LEADERSHIP COMPETITION AND THE CREATION OF NORMS: A CROSS-NATIONAL STUDY OF WEAPONS RESTRICTIONS
The dissertation explores the processes through which new norms develop in the field of international humanitarian law. In contrast to most studies in International Relations that examine processes of norm diffusion and socialization, the current work focuses on the early stages of norm emergence. Based on the comparison of two cases of norms against weapons that have a severe negative impact on civilians - antipersonnel landmines and cluster munitions - and several country cases, including the US, France, Belgium, Norway and Canada, the thesis develops a model of the dynamics of norm development that emphasizes the linkages among domestic and international processes aimed at norm creation. The model involves scale shifts from the international level where consensus-decision making stalls progress toward adopting new prohibitory norms, to the domestic arena of different countries where nongovernmental organizations (NGOs) mobilize national support, and then back to the international level where national mobilizations help propel a new negotiating process out of the consensus-based forum. Whereas most empirical studies on norm development and the literature on "new diplomacy" examine NGO activities and negotiation processes at the international level, the thesis pays particular attention to the domestic developments and NGO campaigns, which have been a precondition for a more robust international process. The study argues that the success of norm creation depends first on the initial framing of the problem by NGOs, and second on their ability to foster among states a dynamic called "leadership competition" in which a number of countries consecutively adopt more progressive positions in support of weapons bans. The study emphasizes the important role of individual entrepreneurship and links between NGOs and state decision-makers in promoting new norms regarding weapons restrictions. Whereas models of norm diffusion focus on the exertion of pressure on states to accept widely recognized norms through the "mobilization of shame," in the current cases support for a newly emerging norm is generated through the "mobilization of pride" and appeals to state identity and ambitions to play important international roles. Thus, the study identifies new processes and dimensions in the creation of norms that have been neglected by the existing literature.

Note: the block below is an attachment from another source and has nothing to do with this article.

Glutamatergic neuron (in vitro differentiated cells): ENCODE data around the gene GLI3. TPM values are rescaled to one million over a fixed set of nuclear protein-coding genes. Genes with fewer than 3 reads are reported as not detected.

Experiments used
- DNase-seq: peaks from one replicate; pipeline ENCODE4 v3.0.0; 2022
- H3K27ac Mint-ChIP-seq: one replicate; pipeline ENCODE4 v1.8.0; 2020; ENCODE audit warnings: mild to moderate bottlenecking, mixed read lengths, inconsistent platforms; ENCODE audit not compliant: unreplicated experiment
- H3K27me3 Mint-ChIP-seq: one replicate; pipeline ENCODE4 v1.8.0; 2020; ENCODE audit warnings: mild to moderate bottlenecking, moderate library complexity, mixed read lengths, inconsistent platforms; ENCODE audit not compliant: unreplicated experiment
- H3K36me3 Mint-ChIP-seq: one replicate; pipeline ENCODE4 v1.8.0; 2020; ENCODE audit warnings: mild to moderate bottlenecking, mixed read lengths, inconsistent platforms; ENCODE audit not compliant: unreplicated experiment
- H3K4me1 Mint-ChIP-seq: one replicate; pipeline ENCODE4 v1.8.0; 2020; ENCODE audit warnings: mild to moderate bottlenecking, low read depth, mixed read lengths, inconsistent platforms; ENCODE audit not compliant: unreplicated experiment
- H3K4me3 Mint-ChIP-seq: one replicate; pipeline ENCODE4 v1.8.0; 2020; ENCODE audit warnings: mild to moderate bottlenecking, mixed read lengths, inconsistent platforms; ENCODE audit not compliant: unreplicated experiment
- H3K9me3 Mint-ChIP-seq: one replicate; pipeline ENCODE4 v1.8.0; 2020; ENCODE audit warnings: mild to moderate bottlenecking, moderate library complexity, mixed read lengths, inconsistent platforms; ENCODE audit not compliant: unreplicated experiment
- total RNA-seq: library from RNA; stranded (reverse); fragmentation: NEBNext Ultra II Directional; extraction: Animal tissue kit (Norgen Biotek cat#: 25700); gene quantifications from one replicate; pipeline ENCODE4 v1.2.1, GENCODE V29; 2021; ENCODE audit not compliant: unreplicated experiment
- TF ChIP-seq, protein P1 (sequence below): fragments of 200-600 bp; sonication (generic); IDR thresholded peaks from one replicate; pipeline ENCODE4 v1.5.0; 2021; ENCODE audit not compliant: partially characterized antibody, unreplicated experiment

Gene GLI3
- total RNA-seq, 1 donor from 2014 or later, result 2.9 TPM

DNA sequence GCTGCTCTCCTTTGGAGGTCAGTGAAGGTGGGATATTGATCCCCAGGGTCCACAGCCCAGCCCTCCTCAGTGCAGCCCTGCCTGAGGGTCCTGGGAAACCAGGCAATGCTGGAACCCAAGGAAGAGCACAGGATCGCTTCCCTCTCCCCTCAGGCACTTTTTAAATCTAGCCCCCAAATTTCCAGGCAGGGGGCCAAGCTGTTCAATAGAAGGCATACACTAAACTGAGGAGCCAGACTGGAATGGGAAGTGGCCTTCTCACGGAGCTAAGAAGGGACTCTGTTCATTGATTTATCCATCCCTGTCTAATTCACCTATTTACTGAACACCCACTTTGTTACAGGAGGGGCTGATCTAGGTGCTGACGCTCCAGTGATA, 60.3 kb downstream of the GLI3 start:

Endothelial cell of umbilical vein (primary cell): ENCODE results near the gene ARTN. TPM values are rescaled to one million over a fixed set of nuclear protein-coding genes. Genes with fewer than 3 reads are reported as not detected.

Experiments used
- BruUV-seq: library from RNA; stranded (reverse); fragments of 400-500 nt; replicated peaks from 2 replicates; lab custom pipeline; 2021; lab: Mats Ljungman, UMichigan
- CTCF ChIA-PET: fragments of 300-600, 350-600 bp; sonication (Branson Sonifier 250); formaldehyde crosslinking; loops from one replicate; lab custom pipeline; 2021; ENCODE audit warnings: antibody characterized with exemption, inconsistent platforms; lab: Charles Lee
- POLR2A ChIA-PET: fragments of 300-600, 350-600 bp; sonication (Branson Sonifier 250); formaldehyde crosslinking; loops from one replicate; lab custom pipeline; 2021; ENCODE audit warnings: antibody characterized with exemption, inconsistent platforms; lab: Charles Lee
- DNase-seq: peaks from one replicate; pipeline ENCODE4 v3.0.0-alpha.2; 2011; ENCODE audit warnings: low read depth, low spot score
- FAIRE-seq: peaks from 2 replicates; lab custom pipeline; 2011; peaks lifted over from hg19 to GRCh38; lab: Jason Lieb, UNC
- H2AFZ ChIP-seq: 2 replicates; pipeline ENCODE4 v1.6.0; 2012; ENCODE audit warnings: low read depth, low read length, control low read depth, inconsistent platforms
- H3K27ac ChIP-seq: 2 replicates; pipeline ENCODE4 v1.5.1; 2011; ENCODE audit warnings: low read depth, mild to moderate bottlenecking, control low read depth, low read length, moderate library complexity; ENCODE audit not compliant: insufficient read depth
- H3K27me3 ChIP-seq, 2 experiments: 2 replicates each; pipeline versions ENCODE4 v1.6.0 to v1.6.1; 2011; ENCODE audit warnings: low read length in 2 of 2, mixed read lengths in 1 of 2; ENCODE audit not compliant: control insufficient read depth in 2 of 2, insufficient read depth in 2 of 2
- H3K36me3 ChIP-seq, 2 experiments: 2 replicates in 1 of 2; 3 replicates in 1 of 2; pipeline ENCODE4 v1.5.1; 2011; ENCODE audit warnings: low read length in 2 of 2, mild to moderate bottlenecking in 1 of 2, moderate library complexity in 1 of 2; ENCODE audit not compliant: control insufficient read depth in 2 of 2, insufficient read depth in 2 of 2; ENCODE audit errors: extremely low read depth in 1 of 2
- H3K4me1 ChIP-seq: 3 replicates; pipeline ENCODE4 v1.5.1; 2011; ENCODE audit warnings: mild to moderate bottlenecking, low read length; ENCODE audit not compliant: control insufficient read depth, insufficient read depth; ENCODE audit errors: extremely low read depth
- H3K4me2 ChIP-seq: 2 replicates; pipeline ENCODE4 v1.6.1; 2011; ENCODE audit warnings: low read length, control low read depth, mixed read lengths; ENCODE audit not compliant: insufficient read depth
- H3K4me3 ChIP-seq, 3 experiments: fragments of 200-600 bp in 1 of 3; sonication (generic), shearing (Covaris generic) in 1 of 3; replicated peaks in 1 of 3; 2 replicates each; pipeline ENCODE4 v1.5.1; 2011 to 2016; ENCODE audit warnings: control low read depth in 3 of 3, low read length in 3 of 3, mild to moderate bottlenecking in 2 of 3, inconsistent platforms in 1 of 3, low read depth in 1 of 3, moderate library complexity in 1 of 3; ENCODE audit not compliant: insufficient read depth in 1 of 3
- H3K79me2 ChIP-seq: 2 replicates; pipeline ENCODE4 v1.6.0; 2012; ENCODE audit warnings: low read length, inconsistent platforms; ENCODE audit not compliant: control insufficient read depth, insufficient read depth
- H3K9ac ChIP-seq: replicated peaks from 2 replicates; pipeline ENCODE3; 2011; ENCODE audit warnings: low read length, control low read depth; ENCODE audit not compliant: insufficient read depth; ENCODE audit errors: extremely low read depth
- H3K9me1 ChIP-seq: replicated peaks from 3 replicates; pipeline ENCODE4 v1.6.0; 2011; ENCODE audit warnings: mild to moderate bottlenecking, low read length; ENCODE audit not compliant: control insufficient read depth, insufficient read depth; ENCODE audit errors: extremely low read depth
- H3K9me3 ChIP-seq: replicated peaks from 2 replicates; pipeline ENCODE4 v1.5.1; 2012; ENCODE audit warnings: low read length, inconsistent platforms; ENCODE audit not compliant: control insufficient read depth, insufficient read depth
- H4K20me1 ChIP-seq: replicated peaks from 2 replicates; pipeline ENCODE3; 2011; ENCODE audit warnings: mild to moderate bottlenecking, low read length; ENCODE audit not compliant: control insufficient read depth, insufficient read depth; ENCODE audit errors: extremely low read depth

international relations; weapons restrictions
dissertation or thesis